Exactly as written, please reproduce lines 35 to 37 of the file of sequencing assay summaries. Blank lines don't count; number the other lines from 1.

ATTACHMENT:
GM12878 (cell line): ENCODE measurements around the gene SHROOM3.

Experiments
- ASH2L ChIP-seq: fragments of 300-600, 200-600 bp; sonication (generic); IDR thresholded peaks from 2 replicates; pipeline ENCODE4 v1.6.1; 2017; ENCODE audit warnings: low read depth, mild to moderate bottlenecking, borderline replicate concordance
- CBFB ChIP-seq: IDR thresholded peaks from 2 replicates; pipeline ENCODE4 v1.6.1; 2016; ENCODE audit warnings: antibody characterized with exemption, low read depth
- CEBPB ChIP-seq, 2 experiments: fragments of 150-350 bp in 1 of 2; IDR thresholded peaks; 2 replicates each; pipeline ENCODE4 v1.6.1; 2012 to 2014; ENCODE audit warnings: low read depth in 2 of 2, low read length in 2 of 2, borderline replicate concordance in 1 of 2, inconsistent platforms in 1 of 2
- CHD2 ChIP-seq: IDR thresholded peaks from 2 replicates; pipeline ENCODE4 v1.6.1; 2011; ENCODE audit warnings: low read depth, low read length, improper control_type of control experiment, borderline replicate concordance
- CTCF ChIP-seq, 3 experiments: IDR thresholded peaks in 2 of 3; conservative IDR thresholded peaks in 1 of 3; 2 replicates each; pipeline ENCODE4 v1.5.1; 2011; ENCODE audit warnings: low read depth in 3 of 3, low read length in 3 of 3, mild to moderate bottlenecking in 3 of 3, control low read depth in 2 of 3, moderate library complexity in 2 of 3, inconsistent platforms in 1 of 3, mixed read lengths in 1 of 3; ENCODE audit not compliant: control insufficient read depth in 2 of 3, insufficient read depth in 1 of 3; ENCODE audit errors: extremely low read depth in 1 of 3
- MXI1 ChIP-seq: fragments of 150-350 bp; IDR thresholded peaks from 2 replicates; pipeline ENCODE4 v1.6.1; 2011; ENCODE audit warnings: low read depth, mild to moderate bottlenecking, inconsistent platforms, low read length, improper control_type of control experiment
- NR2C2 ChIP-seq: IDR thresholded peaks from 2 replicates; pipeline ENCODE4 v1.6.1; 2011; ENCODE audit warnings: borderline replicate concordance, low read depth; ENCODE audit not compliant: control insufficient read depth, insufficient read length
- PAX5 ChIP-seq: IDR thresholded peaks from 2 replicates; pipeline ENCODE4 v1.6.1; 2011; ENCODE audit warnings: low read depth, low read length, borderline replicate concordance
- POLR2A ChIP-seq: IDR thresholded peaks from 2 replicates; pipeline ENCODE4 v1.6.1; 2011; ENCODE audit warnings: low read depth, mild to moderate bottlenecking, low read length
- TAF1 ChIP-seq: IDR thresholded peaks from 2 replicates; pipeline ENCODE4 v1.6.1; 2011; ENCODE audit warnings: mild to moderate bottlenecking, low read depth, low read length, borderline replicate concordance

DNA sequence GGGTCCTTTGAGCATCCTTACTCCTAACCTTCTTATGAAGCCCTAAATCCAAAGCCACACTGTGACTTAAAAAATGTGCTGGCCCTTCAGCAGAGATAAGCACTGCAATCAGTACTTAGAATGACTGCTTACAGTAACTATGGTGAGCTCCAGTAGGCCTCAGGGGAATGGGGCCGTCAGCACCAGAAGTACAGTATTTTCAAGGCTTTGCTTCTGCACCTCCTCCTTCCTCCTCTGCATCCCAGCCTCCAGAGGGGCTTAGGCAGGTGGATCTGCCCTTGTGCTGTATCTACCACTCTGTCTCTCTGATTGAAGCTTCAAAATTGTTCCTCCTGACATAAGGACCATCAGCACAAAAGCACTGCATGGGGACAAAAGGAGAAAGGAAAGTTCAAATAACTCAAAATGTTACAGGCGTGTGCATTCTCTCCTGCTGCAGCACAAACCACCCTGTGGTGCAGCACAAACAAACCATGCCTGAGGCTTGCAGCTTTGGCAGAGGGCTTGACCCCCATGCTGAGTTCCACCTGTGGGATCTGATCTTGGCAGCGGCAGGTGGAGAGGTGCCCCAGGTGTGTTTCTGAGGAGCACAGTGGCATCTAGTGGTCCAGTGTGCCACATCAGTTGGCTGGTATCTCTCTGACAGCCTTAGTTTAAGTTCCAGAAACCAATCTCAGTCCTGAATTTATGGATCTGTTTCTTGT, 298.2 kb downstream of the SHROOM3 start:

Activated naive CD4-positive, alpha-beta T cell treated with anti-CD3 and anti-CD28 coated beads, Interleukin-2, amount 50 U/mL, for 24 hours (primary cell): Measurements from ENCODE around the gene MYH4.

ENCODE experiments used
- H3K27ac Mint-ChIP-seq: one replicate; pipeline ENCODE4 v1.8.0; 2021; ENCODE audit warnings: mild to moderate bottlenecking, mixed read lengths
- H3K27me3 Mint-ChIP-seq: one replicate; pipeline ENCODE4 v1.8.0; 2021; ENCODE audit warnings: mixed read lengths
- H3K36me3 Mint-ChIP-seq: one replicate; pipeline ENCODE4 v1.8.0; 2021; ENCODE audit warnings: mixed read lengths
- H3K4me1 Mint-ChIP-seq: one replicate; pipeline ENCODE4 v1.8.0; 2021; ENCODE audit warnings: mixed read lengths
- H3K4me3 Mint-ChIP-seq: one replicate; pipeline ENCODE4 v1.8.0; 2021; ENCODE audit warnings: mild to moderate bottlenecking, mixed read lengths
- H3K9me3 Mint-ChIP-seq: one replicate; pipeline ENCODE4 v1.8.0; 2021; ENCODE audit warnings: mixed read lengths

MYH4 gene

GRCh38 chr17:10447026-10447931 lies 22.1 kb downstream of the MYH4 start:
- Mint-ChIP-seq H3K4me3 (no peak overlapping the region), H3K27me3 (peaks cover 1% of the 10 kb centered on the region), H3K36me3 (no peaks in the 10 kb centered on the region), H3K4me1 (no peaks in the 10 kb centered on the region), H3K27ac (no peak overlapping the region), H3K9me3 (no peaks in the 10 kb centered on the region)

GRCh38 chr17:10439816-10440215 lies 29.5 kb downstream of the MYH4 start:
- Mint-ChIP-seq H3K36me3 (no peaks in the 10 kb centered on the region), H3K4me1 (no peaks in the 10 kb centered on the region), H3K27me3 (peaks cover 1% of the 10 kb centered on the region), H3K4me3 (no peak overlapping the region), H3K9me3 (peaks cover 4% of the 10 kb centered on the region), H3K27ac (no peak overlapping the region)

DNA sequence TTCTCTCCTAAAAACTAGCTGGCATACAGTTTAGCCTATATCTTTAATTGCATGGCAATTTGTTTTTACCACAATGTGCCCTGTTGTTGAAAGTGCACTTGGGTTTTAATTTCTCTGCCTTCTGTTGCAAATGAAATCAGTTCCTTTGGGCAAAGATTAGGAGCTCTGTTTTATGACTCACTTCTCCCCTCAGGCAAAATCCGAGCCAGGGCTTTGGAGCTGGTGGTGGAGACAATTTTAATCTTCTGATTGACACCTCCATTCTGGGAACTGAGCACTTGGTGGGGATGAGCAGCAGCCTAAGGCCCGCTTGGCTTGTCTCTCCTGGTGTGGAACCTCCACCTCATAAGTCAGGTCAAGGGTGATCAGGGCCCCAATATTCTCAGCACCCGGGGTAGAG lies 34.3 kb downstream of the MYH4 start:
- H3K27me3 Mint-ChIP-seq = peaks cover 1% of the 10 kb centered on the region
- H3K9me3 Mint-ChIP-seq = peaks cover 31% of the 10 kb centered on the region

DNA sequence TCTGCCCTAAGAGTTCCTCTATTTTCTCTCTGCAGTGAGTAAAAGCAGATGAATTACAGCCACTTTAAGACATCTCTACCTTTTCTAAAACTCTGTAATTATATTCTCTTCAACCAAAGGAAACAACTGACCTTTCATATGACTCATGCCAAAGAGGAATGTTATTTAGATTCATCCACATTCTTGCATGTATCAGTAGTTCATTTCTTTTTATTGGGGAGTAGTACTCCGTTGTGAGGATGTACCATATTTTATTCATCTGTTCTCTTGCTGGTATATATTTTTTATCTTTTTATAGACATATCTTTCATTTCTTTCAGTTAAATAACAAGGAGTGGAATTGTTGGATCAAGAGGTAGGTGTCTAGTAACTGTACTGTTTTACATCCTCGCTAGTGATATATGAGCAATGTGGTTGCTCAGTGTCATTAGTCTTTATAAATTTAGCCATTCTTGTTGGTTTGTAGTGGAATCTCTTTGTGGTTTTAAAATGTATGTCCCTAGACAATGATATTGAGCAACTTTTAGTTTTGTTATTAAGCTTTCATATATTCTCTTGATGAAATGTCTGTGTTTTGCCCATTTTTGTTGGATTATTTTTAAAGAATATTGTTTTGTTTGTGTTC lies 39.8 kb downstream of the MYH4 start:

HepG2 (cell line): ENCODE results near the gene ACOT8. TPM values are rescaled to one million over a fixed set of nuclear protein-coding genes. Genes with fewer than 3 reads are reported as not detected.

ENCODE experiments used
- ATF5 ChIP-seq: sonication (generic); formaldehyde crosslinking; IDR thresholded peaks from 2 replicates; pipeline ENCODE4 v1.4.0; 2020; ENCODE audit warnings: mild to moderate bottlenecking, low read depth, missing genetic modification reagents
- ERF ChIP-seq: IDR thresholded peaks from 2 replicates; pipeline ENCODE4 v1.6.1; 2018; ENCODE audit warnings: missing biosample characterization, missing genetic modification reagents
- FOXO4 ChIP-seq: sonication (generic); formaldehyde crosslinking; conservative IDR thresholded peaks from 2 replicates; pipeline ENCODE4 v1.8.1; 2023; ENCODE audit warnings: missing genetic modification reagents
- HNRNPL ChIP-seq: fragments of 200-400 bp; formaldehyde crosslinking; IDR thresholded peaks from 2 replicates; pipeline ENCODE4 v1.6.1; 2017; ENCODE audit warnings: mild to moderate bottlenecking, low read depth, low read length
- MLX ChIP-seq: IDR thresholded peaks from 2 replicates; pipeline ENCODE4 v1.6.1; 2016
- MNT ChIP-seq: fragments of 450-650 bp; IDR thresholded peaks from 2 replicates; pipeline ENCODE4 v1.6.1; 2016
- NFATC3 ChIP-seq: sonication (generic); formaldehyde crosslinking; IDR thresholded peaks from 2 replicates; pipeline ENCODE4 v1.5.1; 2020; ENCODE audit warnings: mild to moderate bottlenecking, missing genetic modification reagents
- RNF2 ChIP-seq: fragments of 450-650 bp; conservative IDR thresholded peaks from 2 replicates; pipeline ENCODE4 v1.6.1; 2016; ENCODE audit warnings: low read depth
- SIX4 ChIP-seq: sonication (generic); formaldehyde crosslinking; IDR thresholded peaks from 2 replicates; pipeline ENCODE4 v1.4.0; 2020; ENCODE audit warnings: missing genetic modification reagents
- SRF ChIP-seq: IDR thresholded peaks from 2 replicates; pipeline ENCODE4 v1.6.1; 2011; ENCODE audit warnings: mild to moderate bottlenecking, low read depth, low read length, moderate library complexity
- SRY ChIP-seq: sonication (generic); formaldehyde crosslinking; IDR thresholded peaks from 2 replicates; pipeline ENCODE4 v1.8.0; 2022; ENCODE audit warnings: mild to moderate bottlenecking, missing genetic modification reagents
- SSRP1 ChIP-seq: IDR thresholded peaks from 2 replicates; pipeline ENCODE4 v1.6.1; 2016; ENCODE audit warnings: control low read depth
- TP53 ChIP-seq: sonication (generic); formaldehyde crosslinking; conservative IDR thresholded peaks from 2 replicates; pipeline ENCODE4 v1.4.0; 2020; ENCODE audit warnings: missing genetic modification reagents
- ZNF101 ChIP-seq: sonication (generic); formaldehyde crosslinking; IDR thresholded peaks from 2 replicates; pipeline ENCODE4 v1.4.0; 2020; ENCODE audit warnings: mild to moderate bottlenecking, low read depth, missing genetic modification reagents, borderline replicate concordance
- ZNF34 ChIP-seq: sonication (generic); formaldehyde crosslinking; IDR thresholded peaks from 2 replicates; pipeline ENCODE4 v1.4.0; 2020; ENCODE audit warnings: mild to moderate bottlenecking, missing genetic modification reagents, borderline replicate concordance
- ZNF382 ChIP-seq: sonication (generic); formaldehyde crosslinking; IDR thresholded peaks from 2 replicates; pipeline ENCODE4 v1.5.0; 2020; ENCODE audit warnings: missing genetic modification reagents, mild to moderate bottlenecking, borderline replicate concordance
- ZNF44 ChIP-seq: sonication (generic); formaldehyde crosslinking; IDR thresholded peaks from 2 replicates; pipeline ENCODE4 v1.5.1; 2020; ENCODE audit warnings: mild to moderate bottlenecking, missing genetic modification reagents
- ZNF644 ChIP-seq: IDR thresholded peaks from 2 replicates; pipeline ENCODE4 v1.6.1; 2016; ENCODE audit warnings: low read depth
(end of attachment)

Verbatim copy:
- FOXO4 ChIP-seq: sonication (generic); formaldehyde crosslinking; conservative IDR thresholded peaks from 2 replicates; pipeline ENCODE4 v1.8.1; 2023; ENCODE audit warnings: missing genetic modification reagents
- HNRNPL ChIP-seq: fragments of 200-400 bp; formaldehyde crosslinking; IDR thresholded peaks from 2 replicates; pipeline ENCODE4 v1.6.1; 2017; ENCODE audit warnings: mild to moderate bottlenecking, low read depth, low read length
- MLX ChIP-seq: IDR thresholded peaks from 2 replicates; pipeline ENCODE4 v1.6.1; 2016